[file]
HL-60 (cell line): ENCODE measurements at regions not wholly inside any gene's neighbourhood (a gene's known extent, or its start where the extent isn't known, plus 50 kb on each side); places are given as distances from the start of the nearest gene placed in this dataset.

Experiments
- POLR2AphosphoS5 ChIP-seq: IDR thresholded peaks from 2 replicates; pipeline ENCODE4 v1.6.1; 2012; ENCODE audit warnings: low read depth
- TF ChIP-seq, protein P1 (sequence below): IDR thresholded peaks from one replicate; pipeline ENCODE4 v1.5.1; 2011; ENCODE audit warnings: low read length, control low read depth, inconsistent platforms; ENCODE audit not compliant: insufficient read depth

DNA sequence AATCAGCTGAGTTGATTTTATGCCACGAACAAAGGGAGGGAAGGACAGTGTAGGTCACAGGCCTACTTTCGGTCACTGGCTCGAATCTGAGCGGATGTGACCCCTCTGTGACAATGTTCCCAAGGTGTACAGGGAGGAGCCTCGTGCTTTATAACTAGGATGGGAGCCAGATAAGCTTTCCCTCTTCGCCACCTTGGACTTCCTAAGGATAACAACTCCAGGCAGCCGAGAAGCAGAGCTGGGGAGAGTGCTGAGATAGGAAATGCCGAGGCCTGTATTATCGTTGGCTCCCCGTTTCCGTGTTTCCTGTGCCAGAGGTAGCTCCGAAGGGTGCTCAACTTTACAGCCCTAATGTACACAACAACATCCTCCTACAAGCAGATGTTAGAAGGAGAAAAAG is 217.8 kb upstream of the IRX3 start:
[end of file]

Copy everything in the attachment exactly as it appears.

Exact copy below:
HL-60 (cell line): ENCODE measurements at regions not wholly inside any gene's neighbourhood (a gene's known extent, or its start where the extent isn't known, plus 50 kb on each side); places are given as distances from the start of the nearest gene placed in this dataset.

Experiments
- POLR2AphosphoS5 ChIP-seq: IDR thresholded peaks from 2 replicates; pipeline ENCODE4 v1.6.1; 2012; ENCODE audit warnings: low read depth
- TF ChIP-seq, protein P1 (sequence below): IDR thresholded peaks from one replicate; pipeline ENCODE4 v1.5.1; 2011; ENCODE audit warnings: low read length, control low read depth, inconsistent platforms; ENCODE audit not compliant: insufficient read depth

DNA sequence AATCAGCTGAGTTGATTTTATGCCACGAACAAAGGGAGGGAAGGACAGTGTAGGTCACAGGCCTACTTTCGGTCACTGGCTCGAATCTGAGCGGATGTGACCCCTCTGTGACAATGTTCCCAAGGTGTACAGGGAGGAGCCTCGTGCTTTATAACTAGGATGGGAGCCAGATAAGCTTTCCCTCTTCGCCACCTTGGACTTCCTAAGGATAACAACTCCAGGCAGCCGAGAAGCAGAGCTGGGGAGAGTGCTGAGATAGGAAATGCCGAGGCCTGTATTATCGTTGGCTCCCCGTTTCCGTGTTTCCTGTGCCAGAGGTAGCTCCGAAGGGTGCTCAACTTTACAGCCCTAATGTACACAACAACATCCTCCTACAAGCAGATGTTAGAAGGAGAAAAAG is 217.8 kb upstream of the IRX3 start: